TTAB - Trademark Trial and Appeal Board - *1 IN RE PEBBLE BEACH COMPANY Serial Nos. 73/810,571; 73/810,572; 73/810,573; 73/810,574; 73/810,576 April 29, 1991

Trademark Trial and Appeal Board

Patent and Trademark Office (P.T.O.)



Serial Nos. 73/810,571; 73/810,572; 73/810,573; 73/810,574; 73/810,576

April 29, 1991


Kerry C. Smith of Pettit & Martin for applicant.



Fred Carl III



Trademark Examining Attorney



Law Office 8



(Sidney Moskowitz, Managing Attorney)



Before Cissel, Seeherman and Hohein






Opinion by Seeherman






 Pebble Beach Company, a California partnership comprising two Colorado general partnerships, MKDG II and MKDG IV, has filed applications to register "17 MILE DRIVE" for tee-shirts and sweatshirts, [FN1] paper napkins, [FN2] ceramic mugs, [FN3] canvas tote bags, [FN4] and recreational services, namely providing facilities for picnicking and sightseeing. [FN5] The Examining Attorney entered final refusals in each application on the ground that the mark is primarily geographically descriptive of the applicant's goods or services. Applicant appealed, and because the issues in each appeal are the same, the proceedings were consolidated. Accordingly, we shall render a single opinion on the five appeals.



 Section 2(e)(2) of the Trademark Act, 15 U.S.C. 1052(e)(2), prohibits the registration on the Principal Register of marks which, when used on or in connection with the goods [or services] of the applicant, are primarily geographically descriptive or deceptively misdescriptive of them. In order to establish that a mark is primarily geographically descriptive the Examining Attorney typically must show that the mark sought to be registered is the name of a place known generally to the public, and that the public would make a goods/place association, i.e., believe that the goods or services for which the mark is sought to be registered originate in that place. In re Societe Generale des Eaux Minerals de Vittel S.A., 824 F.2d 957, 3 USPQ2d 1450 (Fed. Cir. 1987); In re California Pizza Kitchen Inc., 10 USPQ2d 1704 (TTAB 1988).



 The Examining Attorney asserts that applicant's mark is primarily geographically descriptive of applicant's goods and services because "17 mile drive" is a specific geographic place which is a well-known tourist area, and the goods and services identified in applicant's applications are of the type likely to be sold or rendered at such an area. In support of his position the Examining Attorney has made of record excerpts of articles taken from the NEXIS data base which make reference to "fabled 17-mile Drive" and "the renowned 17- Mile Drive," and include the following:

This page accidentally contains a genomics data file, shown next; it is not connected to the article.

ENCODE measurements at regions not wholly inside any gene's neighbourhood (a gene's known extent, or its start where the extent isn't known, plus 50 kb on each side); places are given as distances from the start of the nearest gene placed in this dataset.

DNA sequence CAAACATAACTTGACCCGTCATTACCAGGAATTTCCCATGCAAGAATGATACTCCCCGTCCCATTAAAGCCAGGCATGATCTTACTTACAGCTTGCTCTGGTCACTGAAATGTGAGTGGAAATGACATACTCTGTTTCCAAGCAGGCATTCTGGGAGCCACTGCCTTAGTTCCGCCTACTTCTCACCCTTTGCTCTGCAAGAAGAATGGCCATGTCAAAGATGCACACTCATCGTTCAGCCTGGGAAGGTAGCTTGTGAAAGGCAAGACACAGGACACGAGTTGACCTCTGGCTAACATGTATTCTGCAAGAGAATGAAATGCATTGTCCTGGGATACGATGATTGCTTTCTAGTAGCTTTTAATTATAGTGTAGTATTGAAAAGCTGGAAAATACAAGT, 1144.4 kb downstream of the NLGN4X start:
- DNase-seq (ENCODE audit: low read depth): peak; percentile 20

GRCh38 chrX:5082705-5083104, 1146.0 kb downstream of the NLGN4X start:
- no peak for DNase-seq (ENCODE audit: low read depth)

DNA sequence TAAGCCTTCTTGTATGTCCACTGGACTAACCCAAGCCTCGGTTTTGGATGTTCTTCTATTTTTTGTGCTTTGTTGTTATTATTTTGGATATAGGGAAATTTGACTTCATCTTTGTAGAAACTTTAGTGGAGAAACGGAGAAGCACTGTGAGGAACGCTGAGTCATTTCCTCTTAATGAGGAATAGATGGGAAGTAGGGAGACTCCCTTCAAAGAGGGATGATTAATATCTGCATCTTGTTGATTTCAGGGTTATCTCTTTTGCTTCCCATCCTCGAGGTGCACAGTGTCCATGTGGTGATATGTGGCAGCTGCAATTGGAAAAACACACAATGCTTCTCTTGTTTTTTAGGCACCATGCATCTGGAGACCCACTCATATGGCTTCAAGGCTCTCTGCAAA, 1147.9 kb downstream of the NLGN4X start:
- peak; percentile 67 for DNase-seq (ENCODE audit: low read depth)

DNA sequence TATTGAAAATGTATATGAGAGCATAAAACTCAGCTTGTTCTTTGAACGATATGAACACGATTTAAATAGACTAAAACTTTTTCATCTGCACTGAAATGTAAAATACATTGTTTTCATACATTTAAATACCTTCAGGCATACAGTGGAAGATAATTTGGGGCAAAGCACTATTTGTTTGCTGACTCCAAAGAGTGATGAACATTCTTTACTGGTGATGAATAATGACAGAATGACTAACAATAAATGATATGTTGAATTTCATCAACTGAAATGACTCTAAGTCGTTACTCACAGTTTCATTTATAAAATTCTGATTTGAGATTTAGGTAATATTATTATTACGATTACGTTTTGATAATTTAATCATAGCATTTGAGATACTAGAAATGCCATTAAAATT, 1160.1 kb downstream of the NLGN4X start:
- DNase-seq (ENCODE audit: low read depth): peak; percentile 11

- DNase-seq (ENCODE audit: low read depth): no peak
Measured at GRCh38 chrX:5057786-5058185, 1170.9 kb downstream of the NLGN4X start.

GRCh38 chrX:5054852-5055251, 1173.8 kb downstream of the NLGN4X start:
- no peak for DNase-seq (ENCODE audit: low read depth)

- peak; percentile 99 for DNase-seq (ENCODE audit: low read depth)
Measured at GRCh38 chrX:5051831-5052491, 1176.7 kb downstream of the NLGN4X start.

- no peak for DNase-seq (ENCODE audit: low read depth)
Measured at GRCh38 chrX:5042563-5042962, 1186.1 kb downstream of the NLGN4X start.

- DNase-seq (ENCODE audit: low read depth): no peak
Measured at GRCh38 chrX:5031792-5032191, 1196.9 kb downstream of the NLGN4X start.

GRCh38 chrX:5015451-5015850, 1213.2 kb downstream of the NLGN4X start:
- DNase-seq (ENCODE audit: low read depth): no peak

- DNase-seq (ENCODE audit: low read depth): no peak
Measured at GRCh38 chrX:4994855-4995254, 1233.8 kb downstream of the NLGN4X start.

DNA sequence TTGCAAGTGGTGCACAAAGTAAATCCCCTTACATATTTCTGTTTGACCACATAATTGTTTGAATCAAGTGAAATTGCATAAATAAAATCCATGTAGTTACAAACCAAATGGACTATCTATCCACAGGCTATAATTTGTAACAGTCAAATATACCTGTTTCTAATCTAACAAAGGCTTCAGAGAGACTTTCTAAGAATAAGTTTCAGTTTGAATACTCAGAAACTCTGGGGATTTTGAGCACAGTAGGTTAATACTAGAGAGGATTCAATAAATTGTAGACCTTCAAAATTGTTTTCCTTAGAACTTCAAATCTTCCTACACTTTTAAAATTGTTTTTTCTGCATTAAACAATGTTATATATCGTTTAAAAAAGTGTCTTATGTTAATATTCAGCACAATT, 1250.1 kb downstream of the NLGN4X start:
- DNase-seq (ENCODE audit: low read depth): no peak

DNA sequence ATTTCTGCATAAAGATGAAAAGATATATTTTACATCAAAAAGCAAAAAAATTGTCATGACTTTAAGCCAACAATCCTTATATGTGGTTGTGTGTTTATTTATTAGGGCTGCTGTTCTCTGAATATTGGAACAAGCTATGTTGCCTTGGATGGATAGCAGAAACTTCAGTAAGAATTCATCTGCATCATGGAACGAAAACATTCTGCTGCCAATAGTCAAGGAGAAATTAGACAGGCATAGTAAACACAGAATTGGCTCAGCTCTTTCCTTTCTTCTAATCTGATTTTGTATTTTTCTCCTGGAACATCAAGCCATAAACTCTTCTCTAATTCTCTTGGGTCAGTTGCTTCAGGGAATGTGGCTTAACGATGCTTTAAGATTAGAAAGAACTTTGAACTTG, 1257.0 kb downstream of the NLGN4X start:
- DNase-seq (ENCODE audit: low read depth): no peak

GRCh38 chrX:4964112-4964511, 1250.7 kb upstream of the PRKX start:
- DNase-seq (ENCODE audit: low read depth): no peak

. . . and Poppy Hills, the home course of the Northern California Golf Association, are all on the famed 17-Mile Drive. (Chicago Tribune, June 28, 1989);

   As we stand on the tee, 17-Mile Drive winds along the ocean to our right.  (The Boston Globe, July 16, 1989); and

   Take time to stroll the delightful streets of Carmel, then pay the $5 toll to tour legendary 17-Mile Drive at Pebble Beach. (Los Angeles Times, April 17, 1988).



  *2 Applicant does not dispute the fame of its mark, but argues that "17 MILE DRIVE" is not primarily geographically descriptive because its primary significance is to designate applicant's goods and services. According to the history provided by applicant, in 1880 its predecessor began offering carriage trips along the scenic Monterey, California coastline. The trip was advertised as the 17 Mile Drive. The area encompassing the 17 Mile Drive roadway (which today is 14 miles long), is fully owned, operated and maintained by applicant. The Pebble Beach preserve which contains the roadway is gated and fenced, and access to both the roadway and the surrounding Pebble Beach area is by one of four company-owned gates. The public cannot enter freely, but must pay a fee.



 This appeal presents the unusual question of whether a term which is recognized as identifying a specific location, but which location is owned by the applicant, can be considered a geographic term under Section 2(e)(2) of the Trademark Act.



 Commentators have ascribed two basic reasons for the prohibition against the registration of primarily geographically descriptive terms. One is that such a term would be perceived by the public not as an indication of source, i.e., a trademark, but as an indication of the geographic place from which the product comes. The second reason is that all manufacturers in a particular geographic place have the right to use the geographic name to indicate where their products are made. See, J. McCarthy, Trademarks and Unfair Competition, § 14.1, (2d. ed. 1984), citing Canal Co. v. Clark, 80 US 311 (1872); Restatement of Torts § 720, Comment c (1938). See also, Hearings on H.R. 6248 Before the House Comm. on Patents, 69th Cong., 1st Sess. 81-82 (1926).